camps in Khartoum: those who want to get an agreement and those who
don't,' Sumbeiywo said. 'This claim that he is going for the Haj could
be from those who are against.'" (Reuters, January 20, 2004)

Sumbeiywo has it exactly right: Taha's leaving for his Haj "would mean
that he is not serious" about the peace talks---that this is the action
of someone who "doesn't want" a peace agreement.

[end excerpt]


November 19, 2004:

Khartoum has signed an agreement committing the regime to reach a final
peace agreement by the end of the year. Yet it refused from May until
October of this year to engage in negotiations over the remaining
technical issues (all issues of substance had been negotiated, and
codified in protocols signed on May 26, 2004).

The National Islamic Front regime in Khartoum counts on short
international spans of attention. It has been richly rewarded in such

Tuesday, November 16, 2004


Current data for total mortality from violence, malnutrition, and disease

Eric Reeves
November 16, 2004


As the UN Security Council convenes in Nairobi for an unusual meeting outside
New York, it has become clear that there has been an ominous shift in approach
to the Darfur crisis. This shift in strategy is twofold. First, having seen
that it cannot muster sufficient resolve to confront the Khartoum regime with
serious consequences for ongoing genocide in Darfur, the Security Council, along
with other international actors, has decided to substitute "carrots" for
"sticks"; contrived inducements for Khartoum to improve its behavior have taken the
place of any threat of sanctions or more robust consequences. Moreover, the
language of "demands" has been abandoned, as has any consideration of near-term
actions that might reverse the rapidly deteriorating security situation in Darfur,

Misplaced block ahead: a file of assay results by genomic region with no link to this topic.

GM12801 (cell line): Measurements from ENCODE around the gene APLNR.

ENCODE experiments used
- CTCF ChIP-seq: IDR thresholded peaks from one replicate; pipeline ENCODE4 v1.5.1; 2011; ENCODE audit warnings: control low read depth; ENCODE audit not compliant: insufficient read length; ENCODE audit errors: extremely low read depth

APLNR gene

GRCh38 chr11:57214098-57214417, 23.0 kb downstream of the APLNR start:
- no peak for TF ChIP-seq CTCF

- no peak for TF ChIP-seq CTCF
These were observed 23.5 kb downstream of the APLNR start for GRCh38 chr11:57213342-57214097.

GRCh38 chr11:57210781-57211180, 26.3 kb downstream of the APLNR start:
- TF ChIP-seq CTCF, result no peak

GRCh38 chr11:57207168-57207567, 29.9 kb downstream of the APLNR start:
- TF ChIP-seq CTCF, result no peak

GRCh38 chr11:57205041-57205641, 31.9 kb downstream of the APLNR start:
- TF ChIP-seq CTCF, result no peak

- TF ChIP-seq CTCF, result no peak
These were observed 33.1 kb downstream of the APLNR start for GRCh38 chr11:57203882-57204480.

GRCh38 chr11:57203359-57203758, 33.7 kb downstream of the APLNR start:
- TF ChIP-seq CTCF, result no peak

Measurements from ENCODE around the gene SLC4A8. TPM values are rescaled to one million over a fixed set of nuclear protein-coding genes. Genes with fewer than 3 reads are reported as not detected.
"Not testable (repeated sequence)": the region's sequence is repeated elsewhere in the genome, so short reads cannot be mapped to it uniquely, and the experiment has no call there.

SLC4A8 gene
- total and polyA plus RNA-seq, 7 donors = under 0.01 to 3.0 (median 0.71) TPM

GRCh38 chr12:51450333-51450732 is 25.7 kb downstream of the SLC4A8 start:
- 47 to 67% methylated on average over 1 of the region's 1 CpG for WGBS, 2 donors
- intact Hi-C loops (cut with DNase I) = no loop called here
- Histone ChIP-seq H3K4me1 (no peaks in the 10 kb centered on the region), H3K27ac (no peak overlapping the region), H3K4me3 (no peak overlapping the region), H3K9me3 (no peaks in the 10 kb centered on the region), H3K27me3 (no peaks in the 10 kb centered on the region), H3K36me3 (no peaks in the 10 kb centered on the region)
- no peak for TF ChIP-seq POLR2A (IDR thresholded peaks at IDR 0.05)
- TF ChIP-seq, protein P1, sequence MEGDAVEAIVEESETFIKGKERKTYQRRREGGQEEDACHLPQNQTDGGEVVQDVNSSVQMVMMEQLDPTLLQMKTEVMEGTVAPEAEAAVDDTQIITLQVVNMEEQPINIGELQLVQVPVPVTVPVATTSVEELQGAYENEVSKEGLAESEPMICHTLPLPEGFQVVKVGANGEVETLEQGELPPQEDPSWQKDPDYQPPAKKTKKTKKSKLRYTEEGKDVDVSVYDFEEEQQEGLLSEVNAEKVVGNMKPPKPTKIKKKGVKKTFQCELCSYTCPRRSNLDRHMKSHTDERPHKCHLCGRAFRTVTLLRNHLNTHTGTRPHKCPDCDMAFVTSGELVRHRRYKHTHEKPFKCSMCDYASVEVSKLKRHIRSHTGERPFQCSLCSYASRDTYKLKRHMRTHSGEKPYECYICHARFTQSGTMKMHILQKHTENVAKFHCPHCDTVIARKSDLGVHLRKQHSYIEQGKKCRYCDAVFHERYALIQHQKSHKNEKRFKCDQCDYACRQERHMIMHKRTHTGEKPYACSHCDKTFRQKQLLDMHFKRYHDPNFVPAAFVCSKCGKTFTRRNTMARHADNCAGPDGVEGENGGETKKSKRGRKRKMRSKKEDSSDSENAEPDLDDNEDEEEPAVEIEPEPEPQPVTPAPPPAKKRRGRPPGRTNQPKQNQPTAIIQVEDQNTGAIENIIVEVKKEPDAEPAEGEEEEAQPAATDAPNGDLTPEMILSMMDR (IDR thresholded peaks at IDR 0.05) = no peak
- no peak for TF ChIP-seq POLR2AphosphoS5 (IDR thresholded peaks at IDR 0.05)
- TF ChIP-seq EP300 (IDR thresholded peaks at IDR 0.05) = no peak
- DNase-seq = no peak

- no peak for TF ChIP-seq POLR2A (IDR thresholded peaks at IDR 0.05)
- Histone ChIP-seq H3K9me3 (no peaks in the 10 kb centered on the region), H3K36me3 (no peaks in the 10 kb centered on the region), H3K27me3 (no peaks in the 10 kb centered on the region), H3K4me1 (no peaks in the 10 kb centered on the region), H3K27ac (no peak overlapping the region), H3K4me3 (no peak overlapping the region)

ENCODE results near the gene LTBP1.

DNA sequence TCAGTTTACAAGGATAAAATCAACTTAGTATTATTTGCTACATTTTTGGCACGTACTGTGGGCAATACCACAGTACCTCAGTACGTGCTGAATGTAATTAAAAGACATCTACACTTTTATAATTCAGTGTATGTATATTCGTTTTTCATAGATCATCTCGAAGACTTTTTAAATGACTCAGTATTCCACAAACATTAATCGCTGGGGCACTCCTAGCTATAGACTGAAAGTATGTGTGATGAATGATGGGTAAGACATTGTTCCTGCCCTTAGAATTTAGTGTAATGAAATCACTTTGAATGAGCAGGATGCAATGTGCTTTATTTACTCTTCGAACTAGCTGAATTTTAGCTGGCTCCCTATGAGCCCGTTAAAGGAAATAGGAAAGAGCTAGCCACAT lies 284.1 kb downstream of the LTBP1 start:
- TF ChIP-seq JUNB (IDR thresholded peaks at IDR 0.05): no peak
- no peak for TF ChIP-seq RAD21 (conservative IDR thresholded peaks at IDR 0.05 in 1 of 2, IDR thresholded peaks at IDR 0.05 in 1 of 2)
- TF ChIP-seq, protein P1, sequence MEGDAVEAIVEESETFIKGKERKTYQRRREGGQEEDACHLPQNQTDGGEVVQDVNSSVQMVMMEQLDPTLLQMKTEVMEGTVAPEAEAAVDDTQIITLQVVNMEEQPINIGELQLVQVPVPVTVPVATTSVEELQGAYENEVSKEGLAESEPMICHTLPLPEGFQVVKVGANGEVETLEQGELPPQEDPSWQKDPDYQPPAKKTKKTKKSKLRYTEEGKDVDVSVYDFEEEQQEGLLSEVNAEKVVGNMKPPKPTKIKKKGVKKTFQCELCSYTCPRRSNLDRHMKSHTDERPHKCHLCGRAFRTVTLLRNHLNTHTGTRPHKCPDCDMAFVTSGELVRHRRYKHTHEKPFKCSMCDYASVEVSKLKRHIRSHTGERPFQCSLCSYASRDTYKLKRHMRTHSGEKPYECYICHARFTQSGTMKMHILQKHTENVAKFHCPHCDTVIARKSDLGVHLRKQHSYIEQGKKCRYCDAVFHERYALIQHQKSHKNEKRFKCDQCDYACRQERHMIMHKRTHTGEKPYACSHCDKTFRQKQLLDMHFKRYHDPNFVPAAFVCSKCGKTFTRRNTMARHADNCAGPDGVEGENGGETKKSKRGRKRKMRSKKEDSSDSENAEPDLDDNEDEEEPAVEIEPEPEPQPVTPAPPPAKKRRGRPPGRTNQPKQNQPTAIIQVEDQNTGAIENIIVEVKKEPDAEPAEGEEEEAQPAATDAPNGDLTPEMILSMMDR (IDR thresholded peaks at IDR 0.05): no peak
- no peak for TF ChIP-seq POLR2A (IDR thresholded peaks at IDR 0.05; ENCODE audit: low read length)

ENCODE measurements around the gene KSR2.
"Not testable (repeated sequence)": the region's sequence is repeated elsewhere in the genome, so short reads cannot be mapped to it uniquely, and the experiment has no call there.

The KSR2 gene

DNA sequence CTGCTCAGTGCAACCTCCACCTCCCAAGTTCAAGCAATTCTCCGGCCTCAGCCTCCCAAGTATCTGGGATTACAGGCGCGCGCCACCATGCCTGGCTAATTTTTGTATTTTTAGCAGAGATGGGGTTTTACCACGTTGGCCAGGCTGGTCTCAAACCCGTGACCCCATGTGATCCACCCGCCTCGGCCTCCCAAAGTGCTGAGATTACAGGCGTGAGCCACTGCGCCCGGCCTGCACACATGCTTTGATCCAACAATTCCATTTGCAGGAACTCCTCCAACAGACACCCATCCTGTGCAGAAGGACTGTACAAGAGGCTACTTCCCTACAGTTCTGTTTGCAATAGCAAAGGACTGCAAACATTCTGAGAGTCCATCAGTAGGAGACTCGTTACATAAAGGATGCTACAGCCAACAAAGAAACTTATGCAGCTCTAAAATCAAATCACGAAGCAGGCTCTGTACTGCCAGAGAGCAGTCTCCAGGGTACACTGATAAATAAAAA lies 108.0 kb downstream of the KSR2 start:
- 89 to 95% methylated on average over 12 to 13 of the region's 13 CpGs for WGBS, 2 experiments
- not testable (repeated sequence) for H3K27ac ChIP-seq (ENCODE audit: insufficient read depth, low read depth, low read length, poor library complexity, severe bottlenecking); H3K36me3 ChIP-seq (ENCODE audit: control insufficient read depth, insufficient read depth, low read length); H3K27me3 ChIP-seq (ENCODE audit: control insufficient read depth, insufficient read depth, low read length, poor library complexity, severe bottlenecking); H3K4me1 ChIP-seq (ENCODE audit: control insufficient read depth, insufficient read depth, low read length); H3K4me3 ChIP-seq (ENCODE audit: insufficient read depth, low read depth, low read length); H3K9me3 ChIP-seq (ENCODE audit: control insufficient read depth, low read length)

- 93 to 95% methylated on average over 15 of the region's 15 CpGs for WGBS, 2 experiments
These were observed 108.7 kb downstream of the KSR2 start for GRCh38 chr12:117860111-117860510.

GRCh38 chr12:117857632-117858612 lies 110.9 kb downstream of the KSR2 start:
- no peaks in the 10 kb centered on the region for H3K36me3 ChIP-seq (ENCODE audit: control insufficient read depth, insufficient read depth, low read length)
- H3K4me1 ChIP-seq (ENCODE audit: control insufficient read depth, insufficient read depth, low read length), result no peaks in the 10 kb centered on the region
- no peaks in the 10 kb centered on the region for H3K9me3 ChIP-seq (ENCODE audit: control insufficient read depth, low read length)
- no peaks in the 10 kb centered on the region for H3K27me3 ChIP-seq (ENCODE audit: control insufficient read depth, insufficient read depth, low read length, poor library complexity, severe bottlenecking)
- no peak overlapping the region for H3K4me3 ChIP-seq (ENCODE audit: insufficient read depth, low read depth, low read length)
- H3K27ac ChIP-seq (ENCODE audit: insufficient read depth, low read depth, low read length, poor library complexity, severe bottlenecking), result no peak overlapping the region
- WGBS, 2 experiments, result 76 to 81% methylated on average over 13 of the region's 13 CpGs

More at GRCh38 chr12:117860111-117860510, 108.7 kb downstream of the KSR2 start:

or increase humanitarian capacity for a conflict-affected population now in the
range of 3 million human beings (see below).

Second, the larger international diplomatic effort, in the wake of the meager
achievements reflected in the Abuja accord (November 9, 2004), is now to
complete the agreement in Naivasha between the Khartoum regime and the southern
opposition Sudan People's Liberation Movement/Army (SPLM/A). But while there is
certainly a compelling logic here if Khartoum were serious about signing a peace
agreement that was essentially completed in May 2004, there are all too many
signs that the regime is again stringing out the diplomatic process, and indeed
re-opening previously negotiated issues (e.g., the fate of the southern militias
aligned with the regime, the status of Abyei).

Moreover, the only person able to make the real political decisions for the
regime---Khartoum's negotiating principal and First Vice President, Ali Osman
Taha---isn't scheduled to return to the Naivasha talks until December 11, 2004,
over three weeks after the Security Council meeting. The UN was unable and
unwilling to work to ensure that the principal negotiators for Khartoum and the
SPLM/A would be present during this historic session. In turn, conceived as a means
of highlighting the urgent need for a peace agreement to be consummated, the
Nairobi UN Security Council meeting is more likely to highlight UN and
international impotence. The current draft of the Security Council resolution to be
voted on this week is, almost inconceivably, weaker and more useless than the two
previous resolutions (No. 1556, July 30, 2004 and No. 1564, September 18, 2004).

There are simply no meaningful provisions in this new document---nothing that
will convince Khartoum that it must accelerate the time-table for peace in
Naivasha, or respond to the earlier Security Council "demand" that it disarm the
Janjaweed in Darfur and bring the leaders of these savage proxy forces to justice
(Paragraph 6 under "Measures," UN Security Council Resolution 1556, July 30,
2004). This new resolution is essentially, and weakly, hortatory.

Indeed, it is not an overstatement to say that in the war of nerves between
Khartoum and the international community, Khartoum has prevailed. Even as
genocide continues in Darfur, with increasing mortality from disease and malnutrition,
even as the Naivasha process shows no signs of being completed this year, there
are no real consequences for the National Islamic Front regime. On the
contrary, the US, Britain, and the UN have determined upon a course of absolving,
indeed rewarding the genocidaires if they will only provide the diplomatic fig-leaf
of a signature in Naivasha.

If we are in any doubt about the confidence that Khartoum is feeling, this
should have been fully dissipated by last week's actions immediately following the
regime's signing of the Abuja protocols on security and humanitarian access.

On November 9, 2004, the Khartoum regime agreed to:

"Take all steps required to prevent attacks, threats, intimidations and any